Beau’s keeps sending new beers out our way and I’m happy about that. While I am mostly focused on what’s happening here locally, and what beers we can get from our local folks, I do enjoy reviewing these beers from Beau’s.th.
I did a pretty in-depth write up about Beau’s when I met with co-founder Steve Beauchesne, but I do want to reiterate a bit about the brewery. Founded in 2006 in Vanleek Hill, Ontario by father and son Tim and Steve Beauchesne, Beau’s is an employee-owned and completely independent Canadian craft brewery. They are also the official beer of Canada’s 150th anniversary.
This New Lang Syne is already available in Liquor Marts and beer vendors around the city. So now is the perfect time for a writeup of this beer.
*Writer’s Note: I did receive this beer review free of charge. *
The style of beer we are drinking today is a Beligan Tripel. The name Tripel comes from the brewing process of this beer. Essentially it means you are adding three times the malt as you would in a Beligan “simple”. This increases the sugar content in the beer and results in a highly alcoholic beer. The best Belgian tripels hide this strong alcoholic flavor making them delicious but dangerous. They have a surprisingly light color, typically bright yellow to golden, which is a result of the addition of Belgian candy sugar (up to 25% sucrose). Tripels are the most brewed of the Belgian styles and are highly adored due to their deep color, soft maltiness and unique yeast flavors. Even with their high ABV (usually 8-12%) they are highly approachable when done right. Let’s get to the beer.
What’s unique about this beer is that it has been aged in pinot gris wine barrels for 4 months and then blended with an unaged batch of the beer to provide an interesting meld of beer. It is a bottle-conditioned beer and has been described to me as bridging the gap between beer and wine. I’m excited to give it a try.
ABV – 9%
Appearance – Pours a slightly hazy golden with a nice frothy white head.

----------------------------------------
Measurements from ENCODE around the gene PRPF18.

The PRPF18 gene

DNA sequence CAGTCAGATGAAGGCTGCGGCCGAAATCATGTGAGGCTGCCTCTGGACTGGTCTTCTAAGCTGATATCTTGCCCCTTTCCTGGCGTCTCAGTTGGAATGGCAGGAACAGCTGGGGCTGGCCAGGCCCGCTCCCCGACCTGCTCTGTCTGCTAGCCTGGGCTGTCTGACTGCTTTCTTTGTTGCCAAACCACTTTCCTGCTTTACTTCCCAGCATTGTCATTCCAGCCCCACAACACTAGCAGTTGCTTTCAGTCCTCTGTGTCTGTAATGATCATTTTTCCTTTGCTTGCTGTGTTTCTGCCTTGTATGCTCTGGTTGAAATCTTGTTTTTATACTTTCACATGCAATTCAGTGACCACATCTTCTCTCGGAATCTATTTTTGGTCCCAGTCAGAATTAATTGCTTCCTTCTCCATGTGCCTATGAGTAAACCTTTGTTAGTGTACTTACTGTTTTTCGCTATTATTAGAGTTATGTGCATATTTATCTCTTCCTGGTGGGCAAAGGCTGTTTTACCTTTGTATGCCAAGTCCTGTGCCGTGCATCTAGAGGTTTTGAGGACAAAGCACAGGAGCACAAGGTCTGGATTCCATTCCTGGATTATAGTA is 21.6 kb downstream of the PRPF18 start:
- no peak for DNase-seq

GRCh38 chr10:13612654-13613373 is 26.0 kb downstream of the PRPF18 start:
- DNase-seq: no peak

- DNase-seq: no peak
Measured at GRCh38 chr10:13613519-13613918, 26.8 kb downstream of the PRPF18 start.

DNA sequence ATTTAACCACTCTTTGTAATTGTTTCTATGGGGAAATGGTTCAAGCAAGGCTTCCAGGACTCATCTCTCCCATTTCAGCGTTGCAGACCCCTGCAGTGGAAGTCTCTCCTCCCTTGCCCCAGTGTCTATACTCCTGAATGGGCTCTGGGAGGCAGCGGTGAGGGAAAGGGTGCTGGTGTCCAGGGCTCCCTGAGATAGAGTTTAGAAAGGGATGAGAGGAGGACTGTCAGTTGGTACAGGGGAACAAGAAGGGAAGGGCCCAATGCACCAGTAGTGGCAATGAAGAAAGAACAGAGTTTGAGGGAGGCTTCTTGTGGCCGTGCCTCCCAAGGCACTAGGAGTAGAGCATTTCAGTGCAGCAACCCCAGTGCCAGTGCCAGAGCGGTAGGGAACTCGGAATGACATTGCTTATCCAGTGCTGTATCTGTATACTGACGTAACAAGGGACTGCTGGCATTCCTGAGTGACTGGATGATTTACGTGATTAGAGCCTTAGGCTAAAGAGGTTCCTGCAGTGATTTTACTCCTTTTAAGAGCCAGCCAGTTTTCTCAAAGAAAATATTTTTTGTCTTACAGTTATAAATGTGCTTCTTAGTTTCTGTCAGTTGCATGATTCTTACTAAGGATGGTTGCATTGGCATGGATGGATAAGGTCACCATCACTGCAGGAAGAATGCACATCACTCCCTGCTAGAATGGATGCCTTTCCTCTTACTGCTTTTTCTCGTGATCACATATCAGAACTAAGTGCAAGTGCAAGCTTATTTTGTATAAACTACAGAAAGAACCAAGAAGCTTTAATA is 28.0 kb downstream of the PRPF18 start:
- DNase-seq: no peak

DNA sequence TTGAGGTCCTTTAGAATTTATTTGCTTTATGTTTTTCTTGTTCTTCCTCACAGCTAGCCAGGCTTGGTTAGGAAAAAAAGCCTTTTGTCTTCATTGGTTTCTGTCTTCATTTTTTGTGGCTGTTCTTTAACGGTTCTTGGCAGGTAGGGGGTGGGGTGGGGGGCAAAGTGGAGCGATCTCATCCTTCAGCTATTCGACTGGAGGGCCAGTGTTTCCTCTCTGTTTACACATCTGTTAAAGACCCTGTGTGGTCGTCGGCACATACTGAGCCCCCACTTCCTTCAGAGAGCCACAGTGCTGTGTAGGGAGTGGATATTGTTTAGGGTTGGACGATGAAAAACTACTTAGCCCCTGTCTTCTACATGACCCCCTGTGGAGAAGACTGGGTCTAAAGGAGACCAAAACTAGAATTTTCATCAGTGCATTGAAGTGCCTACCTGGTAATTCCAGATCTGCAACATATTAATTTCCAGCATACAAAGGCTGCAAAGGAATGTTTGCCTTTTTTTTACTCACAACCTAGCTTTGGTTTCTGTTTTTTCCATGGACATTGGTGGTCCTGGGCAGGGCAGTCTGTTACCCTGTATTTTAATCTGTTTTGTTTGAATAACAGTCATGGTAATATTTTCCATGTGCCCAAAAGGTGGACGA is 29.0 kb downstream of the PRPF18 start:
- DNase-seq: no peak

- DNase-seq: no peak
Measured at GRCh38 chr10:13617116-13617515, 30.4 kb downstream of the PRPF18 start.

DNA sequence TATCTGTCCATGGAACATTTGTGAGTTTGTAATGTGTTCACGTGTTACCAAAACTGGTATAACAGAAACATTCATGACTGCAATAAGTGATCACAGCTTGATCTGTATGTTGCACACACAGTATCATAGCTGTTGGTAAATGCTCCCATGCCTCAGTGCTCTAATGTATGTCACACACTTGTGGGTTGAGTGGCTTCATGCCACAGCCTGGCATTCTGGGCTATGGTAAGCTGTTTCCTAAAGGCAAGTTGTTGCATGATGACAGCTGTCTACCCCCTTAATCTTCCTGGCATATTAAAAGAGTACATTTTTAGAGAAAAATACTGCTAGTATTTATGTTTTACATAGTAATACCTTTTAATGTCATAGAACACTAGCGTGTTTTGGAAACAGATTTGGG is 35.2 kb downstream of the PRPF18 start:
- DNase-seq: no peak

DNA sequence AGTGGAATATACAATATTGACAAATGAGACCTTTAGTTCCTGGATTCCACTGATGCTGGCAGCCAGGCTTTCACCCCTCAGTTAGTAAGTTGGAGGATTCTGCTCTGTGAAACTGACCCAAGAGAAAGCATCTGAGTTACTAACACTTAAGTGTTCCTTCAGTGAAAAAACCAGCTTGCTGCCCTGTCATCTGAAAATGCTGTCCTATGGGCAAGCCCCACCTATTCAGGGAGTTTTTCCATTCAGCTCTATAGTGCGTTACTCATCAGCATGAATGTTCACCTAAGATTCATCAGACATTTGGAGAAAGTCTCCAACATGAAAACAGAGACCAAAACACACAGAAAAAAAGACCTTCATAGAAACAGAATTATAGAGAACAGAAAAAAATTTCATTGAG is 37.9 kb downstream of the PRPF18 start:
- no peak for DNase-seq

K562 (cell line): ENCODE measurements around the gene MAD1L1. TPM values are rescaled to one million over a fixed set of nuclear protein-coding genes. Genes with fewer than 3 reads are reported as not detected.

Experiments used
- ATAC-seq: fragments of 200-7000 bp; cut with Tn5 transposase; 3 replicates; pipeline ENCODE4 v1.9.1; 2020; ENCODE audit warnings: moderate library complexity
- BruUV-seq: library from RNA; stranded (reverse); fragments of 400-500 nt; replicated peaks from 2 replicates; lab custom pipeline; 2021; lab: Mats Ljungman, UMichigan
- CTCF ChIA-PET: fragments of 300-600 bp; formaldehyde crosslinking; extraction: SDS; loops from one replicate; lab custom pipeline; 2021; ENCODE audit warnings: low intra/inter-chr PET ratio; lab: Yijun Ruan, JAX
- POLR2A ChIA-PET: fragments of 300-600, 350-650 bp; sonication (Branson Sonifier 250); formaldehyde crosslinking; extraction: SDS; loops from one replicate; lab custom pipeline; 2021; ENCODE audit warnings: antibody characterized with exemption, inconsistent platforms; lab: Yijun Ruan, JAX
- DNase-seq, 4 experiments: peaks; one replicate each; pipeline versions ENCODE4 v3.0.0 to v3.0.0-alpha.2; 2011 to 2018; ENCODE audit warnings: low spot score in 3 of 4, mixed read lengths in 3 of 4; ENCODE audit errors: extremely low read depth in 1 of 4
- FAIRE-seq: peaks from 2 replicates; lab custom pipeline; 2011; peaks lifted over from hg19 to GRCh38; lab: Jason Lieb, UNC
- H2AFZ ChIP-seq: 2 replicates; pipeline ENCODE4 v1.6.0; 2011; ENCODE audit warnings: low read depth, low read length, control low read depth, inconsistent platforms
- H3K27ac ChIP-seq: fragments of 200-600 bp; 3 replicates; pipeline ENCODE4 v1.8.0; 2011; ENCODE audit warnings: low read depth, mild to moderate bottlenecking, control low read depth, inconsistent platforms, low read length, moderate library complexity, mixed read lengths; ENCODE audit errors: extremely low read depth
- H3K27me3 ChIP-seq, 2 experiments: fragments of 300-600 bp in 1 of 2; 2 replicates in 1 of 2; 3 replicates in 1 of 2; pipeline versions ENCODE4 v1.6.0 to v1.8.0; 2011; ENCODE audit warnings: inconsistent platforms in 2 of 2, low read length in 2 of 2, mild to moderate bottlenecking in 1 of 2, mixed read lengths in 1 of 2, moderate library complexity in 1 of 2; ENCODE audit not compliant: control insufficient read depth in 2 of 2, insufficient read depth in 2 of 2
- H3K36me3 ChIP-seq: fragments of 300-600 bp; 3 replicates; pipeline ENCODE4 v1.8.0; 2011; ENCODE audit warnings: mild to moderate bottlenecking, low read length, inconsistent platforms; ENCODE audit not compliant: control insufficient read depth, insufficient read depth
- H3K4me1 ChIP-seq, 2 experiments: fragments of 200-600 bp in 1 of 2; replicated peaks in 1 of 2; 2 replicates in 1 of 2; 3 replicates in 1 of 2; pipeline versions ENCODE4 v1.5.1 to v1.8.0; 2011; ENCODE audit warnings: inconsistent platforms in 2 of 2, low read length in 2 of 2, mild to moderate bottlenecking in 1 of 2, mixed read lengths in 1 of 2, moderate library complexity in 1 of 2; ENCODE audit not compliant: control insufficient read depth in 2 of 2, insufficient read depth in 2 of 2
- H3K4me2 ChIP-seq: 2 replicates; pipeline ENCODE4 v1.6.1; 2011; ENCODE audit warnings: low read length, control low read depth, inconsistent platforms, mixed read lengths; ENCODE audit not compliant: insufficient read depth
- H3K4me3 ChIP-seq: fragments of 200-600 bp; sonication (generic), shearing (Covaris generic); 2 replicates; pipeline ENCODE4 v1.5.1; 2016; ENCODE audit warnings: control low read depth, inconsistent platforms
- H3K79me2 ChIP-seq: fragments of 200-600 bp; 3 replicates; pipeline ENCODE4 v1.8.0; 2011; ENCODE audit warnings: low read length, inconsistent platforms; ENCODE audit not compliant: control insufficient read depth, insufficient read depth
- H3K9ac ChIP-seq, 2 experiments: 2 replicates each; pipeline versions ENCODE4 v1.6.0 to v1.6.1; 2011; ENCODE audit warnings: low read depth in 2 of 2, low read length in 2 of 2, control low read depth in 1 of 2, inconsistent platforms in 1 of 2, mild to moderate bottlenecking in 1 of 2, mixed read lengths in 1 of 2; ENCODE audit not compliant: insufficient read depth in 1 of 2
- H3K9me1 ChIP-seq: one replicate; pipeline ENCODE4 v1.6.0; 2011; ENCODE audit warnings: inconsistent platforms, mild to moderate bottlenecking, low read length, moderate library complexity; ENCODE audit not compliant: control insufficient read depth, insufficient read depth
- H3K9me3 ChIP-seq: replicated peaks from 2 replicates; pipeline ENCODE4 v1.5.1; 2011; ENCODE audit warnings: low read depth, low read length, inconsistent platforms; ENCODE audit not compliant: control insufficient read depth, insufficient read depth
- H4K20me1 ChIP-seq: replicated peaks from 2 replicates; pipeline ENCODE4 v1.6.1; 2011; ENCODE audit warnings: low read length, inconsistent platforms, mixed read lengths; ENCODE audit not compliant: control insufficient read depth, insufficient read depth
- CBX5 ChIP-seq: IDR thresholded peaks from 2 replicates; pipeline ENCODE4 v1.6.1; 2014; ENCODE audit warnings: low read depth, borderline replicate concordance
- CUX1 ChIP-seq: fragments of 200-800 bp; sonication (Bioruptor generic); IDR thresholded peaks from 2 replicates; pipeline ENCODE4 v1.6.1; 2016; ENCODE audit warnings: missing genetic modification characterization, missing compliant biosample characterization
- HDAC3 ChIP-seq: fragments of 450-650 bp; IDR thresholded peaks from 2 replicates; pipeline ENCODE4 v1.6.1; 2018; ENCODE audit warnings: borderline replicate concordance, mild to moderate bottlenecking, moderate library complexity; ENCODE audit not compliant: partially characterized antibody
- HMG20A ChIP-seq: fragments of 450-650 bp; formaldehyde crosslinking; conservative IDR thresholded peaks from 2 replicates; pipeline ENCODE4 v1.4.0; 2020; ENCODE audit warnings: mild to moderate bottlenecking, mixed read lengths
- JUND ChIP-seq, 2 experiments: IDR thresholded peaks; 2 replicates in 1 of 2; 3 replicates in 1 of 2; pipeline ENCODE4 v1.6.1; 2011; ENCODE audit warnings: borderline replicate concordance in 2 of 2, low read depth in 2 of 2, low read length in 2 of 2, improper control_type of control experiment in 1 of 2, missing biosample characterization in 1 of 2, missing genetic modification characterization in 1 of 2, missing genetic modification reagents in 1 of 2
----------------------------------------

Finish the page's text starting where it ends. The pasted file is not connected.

Smell – The nose brings some citrus zest, some nice sweet malt notes, along with an interesting white wine character and some oak.
Taste – This beer has a lot going on. With the use of a Belgian yeast you are getting some nice yeast esters bringing some bubblegum, apricot and pear. This works incredibly well with the white wine character which compliments these notes. There is a candied sugar sweetness that is slightly cut by the oak on the finish. The finish is a blend of this oak and yeast spice along with some tannins from the wine.
Mouth Feel – Medium bodied, nice carbonation, and very little sign of the 9% alcohol.
Overall Thoughts – Nice beer. It makes a good representation for the Tripel and brings a lot of those characteristic notes including a unique yeast character, nice maltiness combining with the white wine and oak notes from the barrel aging.
Do I like it? – I did enjoy this beer. It was unique and did bring some wine characteristics to the beer. I felt it could be described as bridging the gap between beer and wine. Overall I really enjoyed this beer and think it would make an excellent beverage for you on New Years Eve!
I hope that this write-up was informative. I encourage you to get out and try as many new beers as you can. Broaden your horizons and your palate.
Keep following along as I keep doing what I can to write about beer, breweries and brewers.
To those who celebrate – MERRY CHRISTMAS!
And, to those who will be celebrating it, HAPPY NEW YEAR!